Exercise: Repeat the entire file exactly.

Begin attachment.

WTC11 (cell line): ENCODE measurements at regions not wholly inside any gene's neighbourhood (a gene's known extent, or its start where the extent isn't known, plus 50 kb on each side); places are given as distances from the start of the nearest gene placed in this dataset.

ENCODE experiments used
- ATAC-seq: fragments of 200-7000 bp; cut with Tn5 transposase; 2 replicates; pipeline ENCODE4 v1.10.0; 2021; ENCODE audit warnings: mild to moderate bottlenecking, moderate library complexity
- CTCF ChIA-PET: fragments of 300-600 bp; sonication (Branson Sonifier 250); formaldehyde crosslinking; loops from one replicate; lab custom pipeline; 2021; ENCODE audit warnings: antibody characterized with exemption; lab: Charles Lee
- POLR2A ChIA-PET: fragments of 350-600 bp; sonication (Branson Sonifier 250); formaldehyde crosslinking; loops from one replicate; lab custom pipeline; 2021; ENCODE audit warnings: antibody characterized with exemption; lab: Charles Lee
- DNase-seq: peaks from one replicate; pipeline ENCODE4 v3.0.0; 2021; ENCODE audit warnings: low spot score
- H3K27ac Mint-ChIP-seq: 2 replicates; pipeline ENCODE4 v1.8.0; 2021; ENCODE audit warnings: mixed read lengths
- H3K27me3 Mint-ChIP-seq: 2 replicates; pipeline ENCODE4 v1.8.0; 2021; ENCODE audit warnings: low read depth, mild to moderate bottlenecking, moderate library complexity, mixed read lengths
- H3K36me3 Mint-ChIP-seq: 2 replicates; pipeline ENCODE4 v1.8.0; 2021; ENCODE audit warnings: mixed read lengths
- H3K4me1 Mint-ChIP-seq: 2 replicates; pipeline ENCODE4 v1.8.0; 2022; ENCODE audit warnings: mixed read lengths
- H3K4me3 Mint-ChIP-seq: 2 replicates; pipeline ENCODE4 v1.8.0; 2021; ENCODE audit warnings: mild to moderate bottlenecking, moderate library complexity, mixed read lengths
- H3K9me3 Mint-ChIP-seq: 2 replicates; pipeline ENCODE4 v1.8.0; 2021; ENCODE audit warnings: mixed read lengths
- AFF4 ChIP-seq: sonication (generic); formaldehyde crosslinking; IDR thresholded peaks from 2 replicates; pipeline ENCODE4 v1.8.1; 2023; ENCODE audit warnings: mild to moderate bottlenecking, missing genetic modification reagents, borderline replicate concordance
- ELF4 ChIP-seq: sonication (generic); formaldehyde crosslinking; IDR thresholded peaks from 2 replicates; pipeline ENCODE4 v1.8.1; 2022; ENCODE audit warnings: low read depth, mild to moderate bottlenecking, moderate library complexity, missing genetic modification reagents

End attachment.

WTC11 (cell line): ENCODE measurements at regions not wholly inside any gene's neighbourhood (a gene's known extent, or its start where the extent isn't known, plus 50 kb on each side); places are given as distances from the start of the nearest gene placed in this dataset.

ENCODE experiments used
- ATAC-seq: fragments of 200-7000 bp; cut with Tn5 transposase; 2 replicates; pipeline ENCODE4 v1.10.0; 2021; ENCODE audit warnings: mild to moderate bottlenecking, moderate library complexity
- CTCF ChIA-PET: fragments of 300-600 bp; sonication (Branson Sonifier 250); formaldehyde crosslinking; loops from one replicate; lab custom pipeline; 2021; ENCODE audit warnings: antibody characterized with exemption; lab: Charles Lee
- POLR2A ChIA-PET: fragments of 350-600 bp; sonication (Branson Sonifier 250); formaldehyde crosslinking; loops from one replicate; lab custom pipeline; 2021; ENCODE audit warnings: antibody characterized with exemption; lab: Charles Lee
- DNase-seq: peaks from one replicate; pipeline ENCODE4 v3.0.0; 2021; ENCODE audit warnings: low spot score
- H3K27ac Mint-ChIP-seq: 2 replicates; pipeline ENCODE4 v1.8.0; 2021; ENCODE audit warnings: mixed read lengths
- H3K27me3 Mint-ChIP-seq: 2 replicates; pipeline ENCODE4 v1.8.0; 2021; ENCODE audit warnings: low read depth, mild to moderate bottlenecking, moderate library complexity, mixed read lengths
- H3K36me3 Mint-ChIP-seq: 2 replicates; pipeline ENCODE4 v1.8.0; 2021; ENCODE audit warnings: mixed read lengths
- H3K4me1 Mint-ChIP-seq: 2 replicates; pipeline ENCODE4 v1.8.0; 2022; ENCODE audit warnings: mixed read lengths
- H3K4me3 Mint-ChIP-seq: 2 replicates; pipeline ENCODE4 v1.8.0; 2021; ENCODE audit warnings: mild to moderate bottlenecking, moderate library complexity, mixed read lengths
- H3K9me3 Mint-ChIP-seq: 2 replicates; pipeline ENCODE4 v1.8.0; 2021; ENCODE audit warnings: mixed read lengths
- AFF4 ChIP-seq: sonication (generic); formaldehyde crosslinking; IDR thresholded peaks from 2 replicates; pipeline ENCODE4 v1.8.1; 2023; ENCODE audit warnings: mild to moderate bottlenecking, missing genetic modification reagents, borderline replicate concordance
- ELF4 ChIP-seq: sonication (generic); formaldehyde crosslinking; IDR thresholded peaks from 2 replicates; pipeline ENCODE4 v1.8.1; 2022; ENCODE audit warnings: low read depth, mild to moderate bottlenecking, moderate library complexity, missing genetic modification reagents